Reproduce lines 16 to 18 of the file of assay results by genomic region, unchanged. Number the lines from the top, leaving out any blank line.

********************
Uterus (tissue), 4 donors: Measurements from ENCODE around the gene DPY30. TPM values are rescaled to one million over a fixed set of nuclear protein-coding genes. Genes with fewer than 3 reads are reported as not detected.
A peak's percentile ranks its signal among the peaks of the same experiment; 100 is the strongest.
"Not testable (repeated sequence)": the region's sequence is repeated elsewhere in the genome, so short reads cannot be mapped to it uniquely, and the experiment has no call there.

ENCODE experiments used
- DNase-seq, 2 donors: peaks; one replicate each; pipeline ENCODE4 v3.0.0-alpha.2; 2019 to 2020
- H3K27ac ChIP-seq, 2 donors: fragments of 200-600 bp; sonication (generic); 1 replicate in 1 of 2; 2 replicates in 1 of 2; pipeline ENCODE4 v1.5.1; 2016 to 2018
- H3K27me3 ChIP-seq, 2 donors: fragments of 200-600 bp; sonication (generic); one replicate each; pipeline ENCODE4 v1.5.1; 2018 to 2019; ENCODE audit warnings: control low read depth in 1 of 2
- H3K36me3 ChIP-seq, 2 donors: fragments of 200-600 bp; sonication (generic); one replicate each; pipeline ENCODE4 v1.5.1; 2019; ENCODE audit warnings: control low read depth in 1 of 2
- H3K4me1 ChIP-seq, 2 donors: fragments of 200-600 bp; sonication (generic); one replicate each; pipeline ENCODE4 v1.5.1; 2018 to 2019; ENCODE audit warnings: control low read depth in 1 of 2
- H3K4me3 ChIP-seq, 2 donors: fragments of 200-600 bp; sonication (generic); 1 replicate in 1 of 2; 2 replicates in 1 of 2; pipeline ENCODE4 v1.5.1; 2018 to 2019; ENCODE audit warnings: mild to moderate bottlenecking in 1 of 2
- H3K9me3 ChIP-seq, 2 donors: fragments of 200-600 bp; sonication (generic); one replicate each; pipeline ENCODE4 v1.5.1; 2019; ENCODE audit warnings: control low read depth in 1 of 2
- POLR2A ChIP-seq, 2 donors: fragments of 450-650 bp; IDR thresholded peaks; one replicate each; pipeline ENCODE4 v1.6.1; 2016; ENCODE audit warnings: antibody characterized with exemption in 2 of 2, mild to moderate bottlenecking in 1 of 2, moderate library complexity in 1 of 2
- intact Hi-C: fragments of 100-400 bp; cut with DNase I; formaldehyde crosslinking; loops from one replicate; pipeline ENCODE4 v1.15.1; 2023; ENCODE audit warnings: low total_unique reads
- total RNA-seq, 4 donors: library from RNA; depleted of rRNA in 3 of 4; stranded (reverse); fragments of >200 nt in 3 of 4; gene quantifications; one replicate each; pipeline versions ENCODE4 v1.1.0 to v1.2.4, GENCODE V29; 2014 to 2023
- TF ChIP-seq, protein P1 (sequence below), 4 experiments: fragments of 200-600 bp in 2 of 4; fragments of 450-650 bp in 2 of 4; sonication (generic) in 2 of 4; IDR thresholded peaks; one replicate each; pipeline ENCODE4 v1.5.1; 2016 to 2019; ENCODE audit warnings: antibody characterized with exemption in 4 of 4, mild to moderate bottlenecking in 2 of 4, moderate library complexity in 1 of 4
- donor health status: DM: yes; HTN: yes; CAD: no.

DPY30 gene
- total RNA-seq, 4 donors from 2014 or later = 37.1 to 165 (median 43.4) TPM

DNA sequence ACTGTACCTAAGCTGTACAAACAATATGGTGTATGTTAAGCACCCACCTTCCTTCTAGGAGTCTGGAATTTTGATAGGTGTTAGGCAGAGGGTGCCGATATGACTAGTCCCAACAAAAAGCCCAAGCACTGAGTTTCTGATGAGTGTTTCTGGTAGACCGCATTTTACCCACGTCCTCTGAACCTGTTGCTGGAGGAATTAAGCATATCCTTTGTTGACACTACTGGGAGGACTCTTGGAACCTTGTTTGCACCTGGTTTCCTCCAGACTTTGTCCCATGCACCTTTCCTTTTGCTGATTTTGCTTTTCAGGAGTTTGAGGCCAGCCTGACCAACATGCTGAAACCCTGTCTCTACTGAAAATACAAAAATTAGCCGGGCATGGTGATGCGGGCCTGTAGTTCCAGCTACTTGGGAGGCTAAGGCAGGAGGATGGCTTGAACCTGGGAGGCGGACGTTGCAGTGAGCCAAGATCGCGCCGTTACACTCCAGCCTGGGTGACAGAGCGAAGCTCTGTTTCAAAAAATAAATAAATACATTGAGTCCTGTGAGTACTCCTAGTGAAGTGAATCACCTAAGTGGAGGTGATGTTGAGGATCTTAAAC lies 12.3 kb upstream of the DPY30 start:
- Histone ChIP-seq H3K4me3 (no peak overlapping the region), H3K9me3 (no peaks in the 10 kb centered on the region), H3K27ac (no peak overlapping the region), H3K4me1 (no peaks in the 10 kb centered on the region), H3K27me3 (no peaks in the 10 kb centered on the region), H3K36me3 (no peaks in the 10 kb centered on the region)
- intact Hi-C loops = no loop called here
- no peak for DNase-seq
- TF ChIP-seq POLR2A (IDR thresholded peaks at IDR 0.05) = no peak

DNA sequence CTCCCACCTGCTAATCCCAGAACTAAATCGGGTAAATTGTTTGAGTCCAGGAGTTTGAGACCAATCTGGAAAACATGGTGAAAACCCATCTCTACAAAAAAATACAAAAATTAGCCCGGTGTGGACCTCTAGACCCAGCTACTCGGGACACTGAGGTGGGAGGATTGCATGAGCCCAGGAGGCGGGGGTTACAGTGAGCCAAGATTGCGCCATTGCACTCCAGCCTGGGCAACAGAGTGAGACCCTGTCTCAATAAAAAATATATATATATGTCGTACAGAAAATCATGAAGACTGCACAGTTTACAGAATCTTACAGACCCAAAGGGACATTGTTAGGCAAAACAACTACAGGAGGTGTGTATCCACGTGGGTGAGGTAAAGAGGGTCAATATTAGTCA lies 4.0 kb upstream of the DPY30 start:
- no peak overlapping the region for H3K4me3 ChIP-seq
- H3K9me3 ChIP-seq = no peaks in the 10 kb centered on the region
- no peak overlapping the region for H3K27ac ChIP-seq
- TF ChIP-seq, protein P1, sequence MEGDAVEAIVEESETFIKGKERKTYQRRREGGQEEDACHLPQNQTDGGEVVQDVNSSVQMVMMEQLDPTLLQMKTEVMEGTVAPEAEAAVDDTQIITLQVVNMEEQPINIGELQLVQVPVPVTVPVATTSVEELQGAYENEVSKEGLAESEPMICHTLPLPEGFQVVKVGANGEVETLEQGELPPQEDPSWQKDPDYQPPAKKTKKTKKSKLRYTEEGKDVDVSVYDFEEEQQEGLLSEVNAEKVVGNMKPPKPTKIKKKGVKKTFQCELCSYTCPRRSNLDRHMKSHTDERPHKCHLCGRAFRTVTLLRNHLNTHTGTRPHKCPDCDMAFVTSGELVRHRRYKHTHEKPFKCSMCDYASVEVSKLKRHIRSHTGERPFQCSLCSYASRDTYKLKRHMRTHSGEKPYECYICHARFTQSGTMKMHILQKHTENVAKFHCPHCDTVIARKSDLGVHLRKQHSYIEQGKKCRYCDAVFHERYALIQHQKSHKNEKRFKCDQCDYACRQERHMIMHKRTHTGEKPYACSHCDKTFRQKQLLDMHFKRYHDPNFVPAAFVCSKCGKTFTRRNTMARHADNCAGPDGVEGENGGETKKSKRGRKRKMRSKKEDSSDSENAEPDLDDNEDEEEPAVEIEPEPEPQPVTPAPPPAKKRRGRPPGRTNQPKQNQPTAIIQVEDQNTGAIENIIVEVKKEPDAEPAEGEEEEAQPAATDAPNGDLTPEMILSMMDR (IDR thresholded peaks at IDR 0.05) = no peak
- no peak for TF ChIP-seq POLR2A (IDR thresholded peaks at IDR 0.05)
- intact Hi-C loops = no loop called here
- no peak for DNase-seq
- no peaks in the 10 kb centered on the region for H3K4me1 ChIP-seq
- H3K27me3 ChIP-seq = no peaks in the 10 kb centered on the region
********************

- donor health status: DM: yes; HTN: yes; CAD: no.

DPY30 gene
- total RNA-seq, 4 donors from 2014 or later = 37.1 to 165 (median 43.4) TPM